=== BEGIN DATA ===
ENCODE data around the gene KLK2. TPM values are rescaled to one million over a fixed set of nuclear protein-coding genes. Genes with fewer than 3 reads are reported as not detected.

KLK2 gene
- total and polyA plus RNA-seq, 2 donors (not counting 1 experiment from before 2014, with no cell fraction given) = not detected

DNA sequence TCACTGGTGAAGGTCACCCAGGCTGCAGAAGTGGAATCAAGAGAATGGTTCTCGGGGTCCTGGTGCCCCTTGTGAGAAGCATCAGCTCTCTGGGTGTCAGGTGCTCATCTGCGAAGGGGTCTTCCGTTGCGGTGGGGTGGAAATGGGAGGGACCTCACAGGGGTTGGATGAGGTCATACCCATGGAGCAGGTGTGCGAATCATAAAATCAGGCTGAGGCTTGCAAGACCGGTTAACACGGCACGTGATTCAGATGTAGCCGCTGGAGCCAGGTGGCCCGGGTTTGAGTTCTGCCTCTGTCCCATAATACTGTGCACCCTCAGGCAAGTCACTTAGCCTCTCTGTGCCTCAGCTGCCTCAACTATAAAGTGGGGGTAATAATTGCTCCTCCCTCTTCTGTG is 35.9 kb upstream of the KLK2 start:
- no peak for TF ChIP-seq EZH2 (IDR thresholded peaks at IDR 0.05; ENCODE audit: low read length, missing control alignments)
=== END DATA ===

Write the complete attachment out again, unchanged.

ENCODE data around the gene KLK2. TPM values are rescaled to one million over a fixed set of nuclear protein-coding genes. Genes with fewer than 3 reads are reported as not detected.

KLK2 gene
- total and polyA plus RNA-seq, 2 donors (not counting 1 experiment from before 2014, with no cell fraction given) = not detected

DNA sequence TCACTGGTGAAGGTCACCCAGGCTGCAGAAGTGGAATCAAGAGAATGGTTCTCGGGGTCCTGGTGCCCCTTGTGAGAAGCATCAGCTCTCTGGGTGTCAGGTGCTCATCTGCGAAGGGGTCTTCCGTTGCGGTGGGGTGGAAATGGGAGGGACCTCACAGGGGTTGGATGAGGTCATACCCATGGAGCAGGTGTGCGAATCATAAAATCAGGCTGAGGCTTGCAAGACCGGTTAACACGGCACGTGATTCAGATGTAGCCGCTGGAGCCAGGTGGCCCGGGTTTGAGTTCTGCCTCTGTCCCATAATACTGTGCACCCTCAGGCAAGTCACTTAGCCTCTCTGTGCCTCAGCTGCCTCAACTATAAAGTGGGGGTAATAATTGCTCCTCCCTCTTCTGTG is 35.9 kb upstream of the KLK2 start:
- no peak for TF ChIP-seq EZH2 (IDR thresholded peaks at IDR 0.05; ENCODE audit: low read length, missing control alignments)